A country's official unit of monetary exchange. When investing overseas, currency risk can be problematic. Even when foreign economies are doing reasonably well, currency fluctuations can have a negative effect on stock prices. While stocks in the chosen country could be soaring, a decline in the value of the currency's exchange rate to the dollar ......
A currency (from curraunt, `in circulation`, from currens, -entis) in the most specific use of the word refers to money in any form when in actual use or circulation, as a medium of exchange, especially circulating paper money. This use is synonymous with banknotes, or (sometimes) with banknotes plus coins, meaning the physical tokens used for m.....Found on http://en.wikipedia.org/wiki/Currency
• (n.) Current value; general estimation; the rate at which anything is generally valued. • (n.) That which is in circulation, or is given and taken as having or representing value; as, the currency of a country; a specie currency; esp., government or bank notes circulating as a substitute for metallic money. • (n.) Fluency; readines...Found on http://thinkexist.com/dictionary/meaning/currency/
'The currency that the security is traded in.Found on http://www.londonstockexchange.com/global/glossary/c.htm
1. The money used by a country; e.g., the national currency of Japan is the yen. 2. The physical embodiment of money, in the forms of paper bills or notes, and metal coins.Found on http://www-personal.umich.edu/~alandear/glossary/c.html
a current state of general acceptance and useFound on https://www.encyclo.co.uk/local/20974
[lads and lasses]
Currency is an obsolete name for those colonially-born in New South Wales when it was a penal colony. In Two Years in New South Wales, published in 1827, Peter Miller Cunningham wrote: `Our colonial-born brethren are best known here by the name of Currency, in contradistinction to Sterling, or those born in the mother-coun...Found on http://en.wikipedia.org/wiki/Currency_(lads_and_lasses)
Plural form: currencies. The money used in a country, its coins and banknotes.
Example: Sterling is the currency of the United Kingdom.
Found on http://www.bbc.co.uk/skillswise/glossary/
; plural Currencies
(-s...z). [ Confer Late Latin currentia
a current, from Latin currens
, present participle of currere
to run. See Current
A continued or uninterrupted course or flow like that of a stream; as, the currenc...Found on http://www.encyclo.co.uk/webster/C/205
A country`s unit of exchange that has a value in terms of purchasing goods and services within the country.
Found on http://www.encyclo.co.uk/local/20174
A determination of how up-to-date an information source is. Some subject fields are developing rapidly and currency is highly important. Other fields are relatively stable and older information retains much of its value.Found on http://www.ycp.edu/library/ifl/glossary.html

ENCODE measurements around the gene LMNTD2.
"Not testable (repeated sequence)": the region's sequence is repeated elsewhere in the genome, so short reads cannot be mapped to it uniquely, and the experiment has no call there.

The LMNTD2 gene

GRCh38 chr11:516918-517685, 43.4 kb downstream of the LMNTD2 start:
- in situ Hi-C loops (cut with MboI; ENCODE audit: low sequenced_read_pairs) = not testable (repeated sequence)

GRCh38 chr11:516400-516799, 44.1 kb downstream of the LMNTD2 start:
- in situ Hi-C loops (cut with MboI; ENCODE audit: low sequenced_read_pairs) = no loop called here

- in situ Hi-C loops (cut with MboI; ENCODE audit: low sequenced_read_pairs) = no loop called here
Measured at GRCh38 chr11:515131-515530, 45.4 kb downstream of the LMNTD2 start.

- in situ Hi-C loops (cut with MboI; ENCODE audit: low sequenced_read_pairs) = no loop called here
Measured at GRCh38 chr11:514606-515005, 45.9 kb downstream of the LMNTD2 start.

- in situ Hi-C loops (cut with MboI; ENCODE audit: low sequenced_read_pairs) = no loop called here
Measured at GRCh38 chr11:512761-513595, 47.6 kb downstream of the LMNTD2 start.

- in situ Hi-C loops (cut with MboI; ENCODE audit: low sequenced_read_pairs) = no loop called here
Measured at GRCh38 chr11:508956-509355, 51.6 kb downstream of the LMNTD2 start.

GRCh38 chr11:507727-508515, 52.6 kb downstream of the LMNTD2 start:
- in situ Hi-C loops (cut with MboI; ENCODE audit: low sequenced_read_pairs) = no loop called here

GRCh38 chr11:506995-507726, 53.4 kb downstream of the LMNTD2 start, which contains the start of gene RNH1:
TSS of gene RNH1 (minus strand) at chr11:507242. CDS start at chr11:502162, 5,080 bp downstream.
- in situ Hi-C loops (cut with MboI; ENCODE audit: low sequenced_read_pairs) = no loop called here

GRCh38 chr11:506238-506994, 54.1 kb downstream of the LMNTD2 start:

A medium of exchange of value to define by reference to the geographical location of the authorities responsible for it. A currency is represented by a three-character ISO code.Found on http://www.oanda.com/help/currency-definition
A system of voting for directors of a corporation in which shareholder's total number of votes is eqFound on http://www.encyclo.co.uk/local/22402
Another term for money. Discover What It`s Like to Live Easy With EquiTrendFound on http://www.equitrend.com/glossary717.xhtml
Any form of money that is in public circulationFound on http://www.superglossary.com/Glossary/Business/Debt/
Applies to both coins and paper money. Many use the word currency for paper money only. Currency is legal tender.
Found on http://www.encyclo.co.uk/local/10143
Cash, cheques etc. which circulate in an economy as an accepted means of... <a target=_blank href='http://www.finance-glossary.com/terms/currency.htm?id=341&ginPtrCode=00000&PopupMode=false' title='Read full definition of currency'>more</a>
Found on http://www.finance-glossary.com/pages/home.htm
Currency is any medium of exchange by which the processes of trade are facilitated. Originally all exchanges may be supposed .to have been made directly by barter, one commodity being exchanged against another according to the convenience of the particular holders. In barter, however, it would obviously be often difficult to find two persons whose ...Found on http://www.probertencyclopaedia.com/browse/JC.HTM
Currency is old Australian slang for native-born Australians, as distinct from British immigrants.Found on http://www.probertencyclopaedia.com/browse/ZCA.HTM
currency: see money.Found on http://www.infoplease.com/ce6/bus/A0912320.html
in industrialized nations, portion of the national money supply, consisting of bank notes and government-issued paper money and coins, that does not ... [42 related articles]Found on http://www.britannica.com/eb/a-z/c/170
Money. Found on http://www.encyclo.co.uk/local/20047
See paper money.
Found on http://www.encyclo.co.uk/local/10142
The currency column on the hotlist view shows the currency that a stock is quoted in. This is displayed in the ISO 4217 format plus GBX and USX for Great British pence and US cents. Common codes include GBP - Great British Pounds, GBX - Great British Pence, USD - US Dollars, USX - US Cents, EUR - Euros.Found on http://www.encyclo.co.uk/local/21430
The legally specified monetary system of a country. The German word is 'Währung', etymologically linked to 'Gewähr', guarantee. The term therefore originally alludes as well to the guarantee of fineness, fine weight and value of a coin.
Found on http://www.austrian-mint.com/5
No exact match found